By Kathy Bink­ley, RHU, ChHC
Ben­e­fit Advi­sor at The Wil­son Agency
A UBA Part­ner Firm

healthcareI’m sure you’ve heard the phrase “Noth­ing in life is free,” and noth­ing is – not even Medicare. In most cas­es, you won’t have to pay a pre­mi­um to get Medicare, at least for Part A (here’s a refresh­er on the dif­fer­ent parts of Medicare), but that doesn’t mean it’s free. You’ve just pre-paid in the form of tax­es. So you don’t have to wor­ry about a pre­mi­um for Part A, which cov­ers in-patient hos­pi­tal expens­es, assum­ing you or your spouse paid Social Secu­ri­ty for at least 10 years. How­ev­er, there are oth­er costs asso­ci­at­ed with Medicare, which vary depend­ing on the spe­cif­ic insur­ance. Here are the costs for 2015.

Part A (Hos­pi­tal Insurance):
$1,260 deductible (each ben­e­fit period)
$315 copay (per day) days 61 through 90 at the hospital
$630 copay (per day) days 91 through 150 at the hospital

Part B (Med­ical Insurance):
Month­ly pre­mi­um: $104.90
Deductible: $147
Cost Shar­ing: $20, varies

Part D (Pre­scrip­tion Drug Coverage):
Part D is also sub­ject to a pre­mi­um, which varies by plan and income. Addi­tion­al­ly, pre­scrip­tions are sub­ject to copay­ment or coin­sur­ance and a deductible (if the plan has one).

There is a sev­en-month ini­tial enroll­ment peri­od for sign­ing up for Part A and B. If you do not enroll dur­ing this time peri­od and do not have cred­itable health cov­er­age (such as an employ­er group health plan), you could be respon­si­ble for a pay­ing a penalty.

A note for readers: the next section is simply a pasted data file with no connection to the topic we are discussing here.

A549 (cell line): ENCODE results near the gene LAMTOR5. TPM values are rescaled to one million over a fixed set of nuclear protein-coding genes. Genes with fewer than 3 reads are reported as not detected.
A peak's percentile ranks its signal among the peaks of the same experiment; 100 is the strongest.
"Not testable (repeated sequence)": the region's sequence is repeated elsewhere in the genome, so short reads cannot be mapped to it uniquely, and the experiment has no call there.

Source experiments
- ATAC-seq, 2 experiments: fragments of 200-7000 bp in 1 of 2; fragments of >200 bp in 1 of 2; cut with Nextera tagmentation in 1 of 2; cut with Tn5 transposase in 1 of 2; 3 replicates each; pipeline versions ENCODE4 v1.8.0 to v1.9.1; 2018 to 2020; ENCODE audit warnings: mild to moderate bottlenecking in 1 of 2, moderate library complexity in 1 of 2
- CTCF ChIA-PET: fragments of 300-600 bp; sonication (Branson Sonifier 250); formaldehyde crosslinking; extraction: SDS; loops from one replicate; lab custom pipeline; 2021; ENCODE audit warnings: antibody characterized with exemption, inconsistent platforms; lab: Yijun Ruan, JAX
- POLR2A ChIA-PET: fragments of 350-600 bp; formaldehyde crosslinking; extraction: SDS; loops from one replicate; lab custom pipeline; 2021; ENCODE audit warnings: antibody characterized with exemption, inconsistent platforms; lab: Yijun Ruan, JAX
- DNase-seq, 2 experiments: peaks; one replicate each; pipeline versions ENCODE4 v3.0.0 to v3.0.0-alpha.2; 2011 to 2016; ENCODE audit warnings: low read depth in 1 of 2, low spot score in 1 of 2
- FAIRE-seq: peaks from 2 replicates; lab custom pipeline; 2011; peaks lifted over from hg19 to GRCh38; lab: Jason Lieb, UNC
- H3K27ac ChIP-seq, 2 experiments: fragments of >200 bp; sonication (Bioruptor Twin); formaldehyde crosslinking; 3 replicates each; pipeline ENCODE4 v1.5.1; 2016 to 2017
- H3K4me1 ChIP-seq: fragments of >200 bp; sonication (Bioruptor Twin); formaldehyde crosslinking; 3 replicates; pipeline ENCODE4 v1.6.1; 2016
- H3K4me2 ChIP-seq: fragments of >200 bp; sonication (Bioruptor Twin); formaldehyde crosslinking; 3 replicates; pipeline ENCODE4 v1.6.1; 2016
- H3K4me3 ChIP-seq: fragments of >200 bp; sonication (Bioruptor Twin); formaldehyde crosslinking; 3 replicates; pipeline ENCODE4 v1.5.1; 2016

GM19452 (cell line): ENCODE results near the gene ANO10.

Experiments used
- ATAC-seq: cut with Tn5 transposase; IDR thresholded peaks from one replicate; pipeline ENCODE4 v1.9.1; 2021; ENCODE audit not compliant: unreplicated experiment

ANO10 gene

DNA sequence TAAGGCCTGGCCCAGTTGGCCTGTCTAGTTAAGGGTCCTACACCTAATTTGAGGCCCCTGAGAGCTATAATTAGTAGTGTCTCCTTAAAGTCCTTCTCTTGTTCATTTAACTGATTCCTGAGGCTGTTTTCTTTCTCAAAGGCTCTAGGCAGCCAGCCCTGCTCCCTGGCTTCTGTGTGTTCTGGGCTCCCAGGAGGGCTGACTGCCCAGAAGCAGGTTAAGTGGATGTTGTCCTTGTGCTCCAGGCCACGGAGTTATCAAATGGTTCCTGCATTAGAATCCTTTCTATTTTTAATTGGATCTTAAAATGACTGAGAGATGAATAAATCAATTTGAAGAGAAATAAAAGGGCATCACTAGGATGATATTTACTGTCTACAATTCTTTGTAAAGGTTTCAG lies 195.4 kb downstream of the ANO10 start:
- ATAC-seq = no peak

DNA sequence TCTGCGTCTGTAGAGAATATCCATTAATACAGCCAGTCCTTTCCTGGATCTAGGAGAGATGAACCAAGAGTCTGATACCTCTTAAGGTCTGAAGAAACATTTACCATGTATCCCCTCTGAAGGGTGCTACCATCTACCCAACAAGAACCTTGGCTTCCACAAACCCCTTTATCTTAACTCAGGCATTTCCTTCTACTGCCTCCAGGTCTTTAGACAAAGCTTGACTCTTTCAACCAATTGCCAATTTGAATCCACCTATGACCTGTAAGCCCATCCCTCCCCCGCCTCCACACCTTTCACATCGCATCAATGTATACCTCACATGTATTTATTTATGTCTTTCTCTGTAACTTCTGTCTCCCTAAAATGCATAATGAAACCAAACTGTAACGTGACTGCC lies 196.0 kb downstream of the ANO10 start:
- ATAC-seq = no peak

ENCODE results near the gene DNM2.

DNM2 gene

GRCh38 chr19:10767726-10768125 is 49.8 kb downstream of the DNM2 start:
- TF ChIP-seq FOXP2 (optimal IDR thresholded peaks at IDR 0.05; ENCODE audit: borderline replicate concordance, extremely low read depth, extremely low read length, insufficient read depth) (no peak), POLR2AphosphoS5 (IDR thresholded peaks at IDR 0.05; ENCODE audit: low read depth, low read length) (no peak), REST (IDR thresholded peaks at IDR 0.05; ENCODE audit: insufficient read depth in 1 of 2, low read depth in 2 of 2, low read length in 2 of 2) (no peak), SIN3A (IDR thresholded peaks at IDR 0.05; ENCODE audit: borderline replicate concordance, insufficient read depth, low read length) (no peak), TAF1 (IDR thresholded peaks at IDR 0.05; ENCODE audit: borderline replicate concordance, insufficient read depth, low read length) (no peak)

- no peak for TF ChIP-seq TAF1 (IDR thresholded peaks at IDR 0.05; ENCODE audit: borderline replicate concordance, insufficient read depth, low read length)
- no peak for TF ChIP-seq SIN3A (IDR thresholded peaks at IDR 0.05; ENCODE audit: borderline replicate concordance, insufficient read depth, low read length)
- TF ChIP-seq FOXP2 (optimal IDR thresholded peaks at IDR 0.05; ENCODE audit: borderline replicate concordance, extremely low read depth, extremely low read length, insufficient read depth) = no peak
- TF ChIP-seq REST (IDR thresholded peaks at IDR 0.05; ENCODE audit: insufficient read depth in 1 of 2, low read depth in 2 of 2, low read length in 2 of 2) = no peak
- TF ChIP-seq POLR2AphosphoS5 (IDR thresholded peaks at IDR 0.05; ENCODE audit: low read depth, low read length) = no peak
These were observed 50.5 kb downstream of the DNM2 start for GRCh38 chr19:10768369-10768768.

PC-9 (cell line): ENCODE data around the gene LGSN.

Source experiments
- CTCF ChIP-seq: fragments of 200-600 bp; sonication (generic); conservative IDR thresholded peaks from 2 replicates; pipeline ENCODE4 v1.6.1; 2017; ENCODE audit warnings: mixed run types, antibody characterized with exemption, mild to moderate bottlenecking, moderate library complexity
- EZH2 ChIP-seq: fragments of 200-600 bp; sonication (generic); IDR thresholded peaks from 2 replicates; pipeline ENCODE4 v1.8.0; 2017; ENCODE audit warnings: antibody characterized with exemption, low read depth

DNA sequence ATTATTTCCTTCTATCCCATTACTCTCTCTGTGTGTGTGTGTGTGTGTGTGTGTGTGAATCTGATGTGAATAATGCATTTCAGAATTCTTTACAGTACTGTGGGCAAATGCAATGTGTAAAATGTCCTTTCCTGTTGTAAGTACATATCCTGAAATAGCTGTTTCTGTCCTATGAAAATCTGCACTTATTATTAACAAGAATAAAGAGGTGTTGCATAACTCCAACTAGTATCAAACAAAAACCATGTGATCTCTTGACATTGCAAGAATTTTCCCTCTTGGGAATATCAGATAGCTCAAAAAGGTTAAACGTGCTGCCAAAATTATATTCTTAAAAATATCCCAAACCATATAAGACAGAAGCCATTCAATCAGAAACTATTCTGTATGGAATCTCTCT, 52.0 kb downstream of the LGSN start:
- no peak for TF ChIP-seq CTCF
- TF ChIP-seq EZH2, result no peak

Take anoth­er look at the prices for Part A. Can you imag­ine what you could end up pay­ing for a long-term hos­pi­tal stay? Medi­gap plans are addi­tion­al insur­ance to help cov­er costs that Medicare doesn’t cov­er, such as copay­ments, coin­sur­ance and deductibles. How­ev­er, Medi­gap insur­ance requires an addi­tion­al pre­mi­um be paid.

Need­less to say, even with Medicare the costs can be cat­a­stroph­ic. This is why we can’t empha­size enough how impor­tant it is that you save enough mon­ey for retire­ment. How­ev­er, we under­stand that in many sit­u­a­tions peo­ple are unable or unaware of the exor­bi­tant health care costs they will face in retire­ment, so here is an arti­cle that dis­cuss­es addi­tion­al ways that retirees can tame those health care costs.

UBA resource

Under fed­er­al reg­u­la­tions, Medicare is a sec­ondary pay­er for many indi­vid­u­als who have an employ­er group health plan avail­able to them, either as an employ­ee or the depen­dent spouse or child of the employ­ee. Read the answers to thir­teen key ques­tions about Medicare Sec­ondary Pay­er rules includ­ing who is affect­ed, what cov­er­age must be offered to Medicare-eli­gi­ble employ­ees, whether Medicare pre­mi­ums can be reim­bursed, and more.

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